}
    }
  };
}
 
// count(), but runs out an iterator to do so.
function itcount(iterable $it) {
  $count = 0;
  foreach ($it as $v) {
    $count++;
  }
  return $count;
}

And now comprehension-like behavior can be written using pipes, without the need for a dedicated syntax.

$list = [1, 2, 3, 4, 5];
 
$new_list = $list
  |> itmap(fn($x) => $x * 2)
  |> itfilter(fn($x) => $x % 3)
  |> iterator_to_array(...);

Any combination of map, filter, reduce, or other array-oriented operation can be wrapped up this way and added to a pipe chain, allowing a similar result to comprehensions without a one-off syntax, and can be mixed-and-matched with any other callable as appropriate.

String-oriented functions would be equally easy to produce. They would also serve to essentially eliminate the needle/haystack question (when used with an appropriate utility function), by splitting the call into two: One to capture the non-array/string arguments, and one to just take the array/string and apply it.

Additional semantics

Functions that accept their first parameter by reference are supported, and will behave exactly as if they were called in the normal “inside out” fashion. However, unless they return a value as well they are not of much use.

When evaluating a pipe, the left-hand side is fully evaluated first, then the right-hand side, then the right-hand side is invoked using the left-hand side. That is, evaluation is strictly left-to-right.

The pipe operator evaluates immediately. It does not produce a new function. However, it is simple to produce a new function by writing an arrow function:

$array_op = fn(iterable $list) => $list
  |> itmap(fn($x) => $x * 2)
  |> itfilter(fn($x) => $x % 3)
  |> iterator_to_array(...);
 
$result = $array_op([1, 2, 3, 4, 5]);

Further examples

Given the utilities above, the following examples would all be valid.

// Take a string, sanitize it, 
// split it to an array, 
// upper-case everything, 
// and remove the letter O.
$result = "Hello World"
    |> htmlentities(...)
    |> str_split(...)
    |> itmap(strtoupper(...))
    |> itfilter(fn($v) => $v != 'O');

The example from the start of this RFC could be written as:

$holiday = "Lincoln's Birthday";
$result = getCurrentUser()
   |> getShoppingList('wishlist')
   |> mostExpensiveItem(['exclude' => 'onSale'])
   |> getPromotions($holiday);

For a more robust example, the following routine would, given a directory, give a line count of all files in the directory tree that have a specific extension. (Thanks to Levi Morrison for this example.)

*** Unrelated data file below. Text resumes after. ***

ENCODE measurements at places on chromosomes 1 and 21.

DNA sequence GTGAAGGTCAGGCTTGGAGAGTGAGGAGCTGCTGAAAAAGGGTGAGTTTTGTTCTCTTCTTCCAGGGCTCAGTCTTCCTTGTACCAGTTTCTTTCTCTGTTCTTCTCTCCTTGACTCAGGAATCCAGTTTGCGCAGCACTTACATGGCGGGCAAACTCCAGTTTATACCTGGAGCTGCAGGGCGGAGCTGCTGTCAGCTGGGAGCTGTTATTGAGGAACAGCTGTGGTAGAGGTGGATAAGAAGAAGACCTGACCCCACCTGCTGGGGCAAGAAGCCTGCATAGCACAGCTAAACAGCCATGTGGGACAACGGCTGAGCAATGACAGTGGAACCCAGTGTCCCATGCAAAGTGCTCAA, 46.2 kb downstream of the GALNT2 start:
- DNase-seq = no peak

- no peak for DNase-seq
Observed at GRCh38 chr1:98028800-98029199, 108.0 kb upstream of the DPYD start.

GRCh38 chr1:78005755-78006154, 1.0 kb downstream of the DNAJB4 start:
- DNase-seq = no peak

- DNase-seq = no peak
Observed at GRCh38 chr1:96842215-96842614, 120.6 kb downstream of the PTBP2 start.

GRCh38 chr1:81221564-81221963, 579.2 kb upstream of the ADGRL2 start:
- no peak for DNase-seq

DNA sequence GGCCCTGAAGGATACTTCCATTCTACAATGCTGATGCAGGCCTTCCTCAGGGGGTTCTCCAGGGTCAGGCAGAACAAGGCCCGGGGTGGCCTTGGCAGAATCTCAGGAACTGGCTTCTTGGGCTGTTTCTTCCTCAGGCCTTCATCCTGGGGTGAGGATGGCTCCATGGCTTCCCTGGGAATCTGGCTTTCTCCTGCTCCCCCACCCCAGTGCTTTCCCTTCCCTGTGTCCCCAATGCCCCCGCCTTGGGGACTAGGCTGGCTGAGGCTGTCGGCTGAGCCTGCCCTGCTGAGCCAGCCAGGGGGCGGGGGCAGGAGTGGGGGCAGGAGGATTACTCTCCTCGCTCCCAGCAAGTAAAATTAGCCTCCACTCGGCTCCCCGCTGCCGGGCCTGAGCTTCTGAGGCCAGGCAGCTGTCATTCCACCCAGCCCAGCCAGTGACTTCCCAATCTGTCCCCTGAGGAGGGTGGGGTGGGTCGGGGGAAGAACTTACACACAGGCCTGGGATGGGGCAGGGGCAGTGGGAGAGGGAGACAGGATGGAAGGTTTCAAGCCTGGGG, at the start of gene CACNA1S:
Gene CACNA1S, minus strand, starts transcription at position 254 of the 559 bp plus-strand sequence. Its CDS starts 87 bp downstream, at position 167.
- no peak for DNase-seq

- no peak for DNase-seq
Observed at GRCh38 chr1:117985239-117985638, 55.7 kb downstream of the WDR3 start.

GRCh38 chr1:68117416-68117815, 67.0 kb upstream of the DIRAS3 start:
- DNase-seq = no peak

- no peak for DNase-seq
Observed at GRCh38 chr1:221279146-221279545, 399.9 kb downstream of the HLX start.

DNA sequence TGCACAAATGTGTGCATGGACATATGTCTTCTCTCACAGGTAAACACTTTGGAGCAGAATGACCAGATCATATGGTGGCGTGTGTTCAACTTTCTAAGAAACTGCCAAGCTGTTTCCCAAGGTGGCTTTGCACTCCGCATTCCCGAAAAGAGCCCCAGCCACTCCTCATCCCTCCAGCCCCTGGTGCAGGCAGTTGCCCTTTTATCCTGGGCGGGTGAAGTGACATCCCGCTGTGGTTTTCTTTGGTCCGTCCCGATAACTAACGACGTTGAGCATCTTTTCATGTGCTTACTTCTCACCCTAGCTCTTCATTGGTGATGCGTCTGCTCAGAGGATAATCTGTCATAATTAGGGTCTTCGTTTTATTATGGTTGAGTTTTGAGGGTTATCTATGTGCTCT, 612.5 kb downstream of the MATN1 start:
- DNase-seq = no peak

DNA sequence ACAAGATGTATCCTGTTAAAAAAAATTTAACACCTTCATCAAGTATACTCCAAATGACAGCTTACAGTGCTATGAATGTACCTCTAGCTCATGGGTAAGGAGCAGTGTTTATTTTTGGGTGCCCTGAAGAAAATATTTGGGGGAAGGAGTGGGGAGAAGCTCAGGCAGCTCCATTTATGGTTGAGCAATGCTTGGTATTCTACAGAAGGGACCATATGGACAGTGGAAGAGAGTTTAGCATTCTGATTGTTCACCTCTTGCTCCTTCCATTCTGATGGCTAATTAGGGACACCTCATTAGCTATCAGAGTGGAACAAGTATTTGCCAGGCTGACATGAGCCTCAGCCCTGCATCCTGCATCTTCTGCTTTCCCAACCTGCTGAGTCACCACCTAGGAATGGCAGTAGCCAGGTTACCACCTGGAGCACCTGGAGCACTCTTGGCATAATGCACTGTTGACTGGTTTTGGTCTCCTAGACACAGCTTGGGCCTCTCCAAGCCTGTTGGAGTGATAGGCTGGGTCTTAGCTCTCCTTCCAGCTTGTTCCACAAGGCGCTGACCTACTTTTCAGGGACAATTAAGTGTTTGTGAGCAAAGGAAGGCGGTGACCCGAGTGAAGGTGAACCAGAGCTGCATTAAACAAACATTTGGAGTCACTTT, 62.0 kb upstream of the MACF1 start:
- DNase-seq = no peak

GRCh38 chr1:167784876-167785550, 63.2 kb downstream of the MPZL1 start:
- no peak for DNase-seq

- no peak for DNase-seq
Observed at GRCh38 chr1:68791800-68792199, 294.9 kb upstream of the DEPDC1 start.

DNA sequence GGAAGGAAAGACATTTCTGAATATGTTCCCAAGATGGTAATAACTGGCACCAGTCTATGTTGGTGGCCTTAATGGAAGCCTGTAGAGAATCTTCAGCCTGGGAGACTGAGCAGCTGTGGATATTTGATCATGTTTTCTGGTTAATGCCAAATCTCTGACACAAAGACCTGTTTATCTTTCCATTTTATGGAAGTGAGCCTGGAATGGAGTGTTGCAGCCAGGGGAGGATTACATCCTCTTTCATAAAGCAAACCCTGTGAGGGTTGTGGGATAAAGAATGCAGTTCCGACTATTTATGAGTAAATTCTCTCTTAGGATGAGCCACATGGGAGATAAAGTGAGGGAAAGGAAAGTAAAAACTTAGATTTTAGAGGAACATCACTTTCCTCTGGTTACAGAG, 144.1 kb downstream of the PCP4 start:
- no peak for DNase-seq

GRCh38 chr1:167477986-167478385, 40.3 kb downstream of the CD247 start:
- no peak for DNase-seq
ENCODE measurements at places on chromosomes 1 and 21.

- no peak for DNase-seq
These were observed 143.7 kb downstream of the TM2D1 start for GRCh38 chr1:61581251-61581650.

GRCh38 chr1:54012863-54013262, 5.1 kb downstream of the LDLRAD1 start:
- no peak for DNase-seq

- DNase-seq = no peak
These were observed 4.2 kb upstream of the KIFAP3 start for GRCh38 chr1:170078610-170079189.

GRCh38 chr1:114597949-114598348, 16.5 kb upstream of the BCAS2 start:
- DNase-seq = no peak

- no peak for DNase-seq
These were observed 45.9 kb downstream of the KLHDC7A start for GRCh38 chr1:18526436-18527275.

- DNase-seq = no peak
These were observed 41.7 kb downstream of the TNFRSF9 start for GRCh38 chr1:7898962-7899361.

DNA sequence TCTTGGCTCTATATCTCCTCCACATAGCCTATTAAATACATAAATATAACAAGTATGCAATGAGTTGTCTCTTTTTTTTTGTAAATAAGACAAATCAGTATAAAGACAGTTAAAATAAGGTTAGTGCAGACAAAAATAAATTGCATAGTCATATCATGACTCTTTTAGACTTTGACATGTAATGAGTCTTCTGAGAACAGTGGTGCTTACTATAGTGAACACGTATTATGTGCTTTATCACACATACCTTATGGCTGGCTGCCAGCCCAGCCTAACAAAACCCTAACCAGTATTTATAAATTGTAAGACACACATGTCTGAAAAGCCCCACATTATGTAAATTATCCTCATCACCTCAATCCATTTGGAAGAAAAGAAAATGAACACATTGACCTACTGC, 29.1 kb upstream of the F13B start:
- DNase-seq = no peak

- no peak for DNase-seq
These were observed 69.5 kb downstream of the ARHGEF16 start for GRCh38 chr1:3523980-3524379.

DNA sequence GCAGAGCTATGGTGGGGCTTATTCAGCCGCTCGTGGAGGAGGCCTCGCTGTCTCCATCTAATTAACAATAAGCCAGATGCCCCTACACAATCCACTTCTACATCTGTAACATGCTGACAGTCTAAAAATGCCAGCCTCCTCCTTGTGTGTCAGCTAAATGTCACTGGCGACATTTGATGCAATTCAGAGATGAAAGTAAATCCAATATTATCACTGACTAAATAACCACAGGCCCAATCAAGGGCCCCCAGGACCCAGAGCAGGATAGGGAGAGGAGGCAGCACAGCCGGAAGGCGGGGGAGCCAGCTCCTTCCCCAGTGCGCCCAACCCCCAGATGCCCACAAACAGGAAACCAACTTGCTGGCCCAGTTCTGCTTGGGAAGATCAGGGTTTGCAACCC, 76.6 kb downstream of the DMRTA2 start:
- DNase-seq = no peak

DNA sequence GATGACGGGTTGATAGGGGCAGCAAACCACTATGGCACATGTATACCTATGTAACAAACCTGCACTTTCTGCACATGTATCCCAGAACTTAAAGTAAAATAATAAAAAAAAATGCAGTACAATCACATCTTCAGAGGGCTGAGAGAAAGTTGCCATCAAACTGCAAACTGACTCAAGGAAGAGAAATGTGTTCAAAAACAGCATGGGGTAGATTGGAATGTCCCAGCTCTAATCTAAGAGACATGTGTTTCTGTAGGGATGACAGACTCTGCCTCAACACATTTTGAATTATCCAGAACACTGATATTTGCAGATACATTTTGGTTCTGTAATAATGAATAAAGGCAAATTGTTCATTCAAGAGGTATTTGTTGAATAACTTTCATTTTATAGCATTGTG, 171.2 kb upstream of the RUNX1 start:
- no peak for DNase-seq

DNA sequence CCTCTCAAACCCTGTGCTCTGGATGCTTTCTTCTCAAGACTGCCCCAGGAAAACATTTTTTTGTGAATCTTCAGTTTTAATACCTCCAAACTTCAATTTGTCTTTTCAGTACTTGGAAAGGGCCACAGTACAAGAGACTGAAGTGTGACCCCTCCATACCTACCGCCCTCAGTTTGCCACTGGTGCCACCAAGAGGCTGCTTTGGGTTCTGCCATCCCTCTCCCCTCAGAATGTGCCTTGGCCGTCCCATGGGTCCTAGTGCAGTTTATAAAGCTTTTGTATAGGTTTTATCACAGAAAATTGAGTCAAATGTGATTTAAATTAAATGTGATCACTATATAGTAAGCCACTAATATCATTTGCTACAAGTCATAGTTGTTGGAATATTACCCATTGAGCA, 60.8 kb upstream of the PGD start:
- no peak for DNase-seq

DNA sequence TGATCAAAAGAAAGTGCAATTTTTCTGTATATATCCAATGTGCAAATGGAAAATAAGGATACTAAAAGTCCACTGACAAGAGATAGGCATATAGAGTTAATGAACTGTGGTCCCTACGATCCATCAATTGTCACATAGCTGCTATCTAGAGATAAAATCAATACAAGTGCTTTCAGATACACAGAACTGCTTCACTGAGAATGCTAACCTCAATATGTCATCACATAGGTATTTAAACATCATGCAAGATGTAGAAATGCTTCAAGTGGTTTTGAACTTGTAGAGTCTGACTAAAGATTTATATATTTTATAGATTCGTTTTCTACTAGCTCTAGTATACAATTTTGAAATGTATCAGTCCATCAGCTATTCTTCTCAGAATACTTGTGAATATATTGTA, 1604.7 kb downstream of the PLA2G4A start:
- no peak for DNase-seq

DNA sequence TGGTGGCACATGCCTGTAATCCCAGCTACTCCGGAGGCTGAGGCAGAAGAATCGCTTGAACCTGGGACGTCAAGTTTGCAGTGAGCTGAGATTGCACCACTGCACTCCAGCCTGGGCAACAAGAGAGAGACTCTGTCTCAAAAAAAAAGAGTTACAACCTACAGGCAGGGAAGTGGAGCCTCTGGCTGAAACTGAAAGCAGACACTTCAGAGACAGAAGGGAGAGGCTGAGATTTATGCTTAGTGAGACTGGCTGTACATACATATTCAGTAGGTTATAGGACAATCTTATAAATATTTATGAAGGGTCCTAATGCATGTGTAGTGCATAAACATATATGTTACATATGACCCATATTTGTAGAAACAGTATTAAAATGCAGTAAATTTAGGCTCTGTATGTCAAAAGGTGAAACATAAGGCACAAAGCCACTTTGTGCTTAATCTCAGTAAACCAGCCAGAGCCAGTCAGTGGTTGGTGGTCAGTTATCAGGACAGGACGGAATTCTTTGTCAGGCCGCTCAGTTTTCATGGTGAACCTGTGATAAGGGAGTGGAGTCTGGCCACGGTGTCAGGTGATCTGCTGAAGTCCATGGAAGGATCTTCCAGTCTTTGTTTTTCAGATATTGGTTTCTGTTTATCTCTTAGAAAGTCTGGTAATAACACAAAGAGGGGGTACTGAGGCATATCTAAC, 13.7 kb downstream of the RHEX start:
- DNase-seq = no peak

function nonEmptyLines(\SplFileInfo $file): iterable {
  try {
    $object = $file->openFile("r");
    $object->setFlags(\SplFileObject::SKIP_EMPTY);
    yield from $object;
  } catch (\Throwable $error) {
    // File system error handling irrelevant for the moment.
  }
};
 
function getLineCount(string $directory, string $ext): int {
  return new RecursiveDirectoryIterator('.')
    |> new RecursiveIteratorIterator(?)
    |> itfilter(fn ($file) => $file->getExtension() == $ext)
    |> itmap(nonEmptyLines(...))
    |> itcount(...)
  ;
}
 
print getLineCount('foo/bar/baz', 'php');

Prior art

A previous RFC, Pipe Operator v1 from 2016 by Sara Golemon and Marcelo Camargo, proposed similar functionality. Its primary difference was to model on Hack, which allowed an arbitrary expression on the right-hand side and introduced a new `$$` magic variable as a placeholder for the left-hand side. While promising, the v2 authors concluded that short-lambdas made a custom one-off syntax unnecessary. The semantics proposed here are more consistent with most languages that offer a pipe operator.

Additionally, the comprehension-esque usage noted above would be infeasible with a non-callable right hand side.

Portions of this RFC are nonetheless based on the previous iteration, and the author wishes to thank the v1 authors for their inspiration.

Existing implementations

Multiple user-space libraries exist in PHP that attempt to replicate pipe-like behavior. All are clunky and complex by necessity compared to a native solution, but demonstrate that there is desire for pipeline behavior.